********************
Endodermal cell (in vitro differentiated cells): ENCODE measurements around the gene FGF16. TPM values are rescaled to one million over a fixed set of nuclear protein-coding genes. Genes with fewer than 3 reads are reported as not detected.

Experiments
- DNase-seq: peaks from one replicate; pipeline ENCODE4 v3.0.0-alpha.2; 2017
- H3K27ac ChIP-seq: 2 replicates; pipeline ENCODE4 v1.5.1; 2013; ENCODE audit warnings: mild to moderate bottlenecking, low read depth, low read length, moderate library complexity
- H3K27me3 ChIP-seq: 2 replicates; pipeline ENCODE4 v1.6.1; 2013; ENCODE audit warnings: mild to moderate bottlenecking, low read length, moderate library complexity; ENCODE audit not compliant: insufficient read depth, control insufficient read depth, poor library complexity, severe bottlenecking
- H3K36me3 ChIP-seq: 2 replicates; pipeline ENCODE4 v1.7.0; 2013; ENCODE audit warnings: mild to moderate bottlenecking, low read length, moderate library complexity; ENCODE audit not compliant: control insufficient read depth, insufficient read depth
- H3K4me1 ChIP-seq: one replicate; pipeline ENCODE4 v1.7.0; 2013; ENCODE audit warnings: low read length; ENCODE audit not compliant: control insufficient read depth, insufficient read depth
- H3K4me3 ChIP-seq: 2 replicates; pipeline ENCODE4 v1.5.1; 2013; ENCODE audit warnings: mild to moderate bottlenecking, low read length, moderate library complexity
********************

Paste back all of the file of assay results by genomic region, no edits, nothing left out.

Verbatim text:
Endodermal cell (in vitro differentiated cells): ENCODE measurements around the gene FGF16. TPM values are rescaled to one million over a fixed set of nuclear protein-coding genes. Genes with fewer than 3 reads are reported as not detected.

Experiments
- DNase-seq: peaks from one replicate; pipeline ENCODE4 v3.0.0-alpha.2; 2017
- H3K27ac ChIP-seq: 2 replicates; pipeline ENCODE4 v1.5.1; 2013; ENCODE audit warnings: mild to moderate bottlenecking, low read depth, low read length, moderate library complexity
- H3K27me3 ChIP-seq: 2 replicates; pipeline ENCODE4 v1.6.1; 2013; ENCODE audit warnings: mild to moderate bottlenecking, low read length, moderate library complexity; ENCODE audit not compliant: insufficient read depth, control insufficient read depth, poor library complexity, severe bottlenecking
- H3K36me3 ChIP-seq: 2 replicates; pipeline ENCODE4 v1.7.0; 2013; ENCODE audit warnings: mild to moderate bottlenecking, low read length, moderate library complexity; ENCODE audit not compliant: control insufficient read depth, insufficient read depth
- H3K4me1 ChIP-seq: one replicate; pipeline ENCODE4 v1.7.0; 2013; ENCODE audit warnings: low read length; ENCODE audit not compliant: control insufficient read depth, insufficient read depth
- H3K4me3 ChIP-seq: 2 replicates; pipeline ENCODE4 v1.5.1; 2013; ENCODE audit warnings: mild to moderate bottlenecking, low read length, moderate library complexity